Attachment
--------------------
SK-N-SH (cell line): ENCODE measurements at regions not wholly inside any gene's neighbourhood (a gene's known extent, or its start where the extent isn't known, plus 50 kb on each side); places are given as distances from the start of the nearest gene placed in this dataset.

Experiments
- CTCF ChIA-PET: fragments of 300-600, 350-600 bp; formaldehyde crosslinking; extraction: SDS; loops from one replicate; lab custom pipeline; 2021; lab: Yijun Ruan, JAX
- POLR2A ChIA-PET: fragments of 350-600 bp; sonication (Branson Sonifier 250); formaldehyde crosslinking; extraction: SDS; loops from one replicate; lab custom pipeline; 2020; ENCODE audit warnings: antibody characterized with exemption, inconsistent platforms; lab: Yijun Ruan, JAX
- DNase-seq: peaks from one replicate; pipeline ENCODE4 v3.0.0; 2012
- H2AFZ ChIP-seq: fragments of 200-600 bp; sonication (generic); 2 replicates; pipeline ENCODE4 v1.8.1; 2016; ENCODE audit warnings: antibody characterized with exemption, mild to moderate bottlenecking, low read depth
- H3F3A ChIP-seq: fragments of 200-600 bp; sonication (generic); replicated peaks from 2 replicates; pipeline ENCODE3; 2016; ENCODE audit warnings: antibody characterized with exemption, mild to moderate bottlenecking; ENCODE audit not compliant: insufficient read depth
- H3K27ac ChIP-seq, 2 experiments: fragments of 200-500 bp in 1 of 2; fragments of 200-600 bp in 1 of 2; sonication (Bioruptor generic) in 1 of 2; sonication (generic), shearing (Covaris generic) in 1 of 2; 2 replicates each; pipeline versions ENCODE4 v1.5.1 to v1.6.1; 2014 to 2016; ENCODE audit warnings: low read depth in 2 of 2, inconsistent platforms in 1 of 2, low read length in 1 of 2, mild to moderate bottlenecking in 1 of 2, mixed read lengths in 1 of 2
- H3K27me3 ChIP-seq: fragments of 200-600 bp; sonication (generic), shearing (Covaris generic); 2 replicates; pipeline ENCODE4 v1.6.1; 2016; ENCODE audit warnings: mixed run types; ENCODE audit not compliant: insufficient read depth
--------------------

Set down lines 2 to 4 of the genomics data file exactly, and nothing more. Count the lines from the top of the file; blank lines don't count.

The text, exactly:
Experiments
- CTCF ChIA-PET: fragments of 300-600, 350-600 bp; formaldehyde crosslinking; extraction: SDS; loops from one replicate; lab custom pipeline; 2021; lab: Yijun Ruan, JAX
- POLR2A ChIA-PET: fragments of 350-600 bp; sonication (Branson Sonifier 250); formaldehyde crosslinking; extraction: SDS; loops from one replicate; lab custom pipeline; 2020; ENCODE audit warnings: antibody characterized with exemption, inconsistent platforms; lab: Yijun Ruan, JAX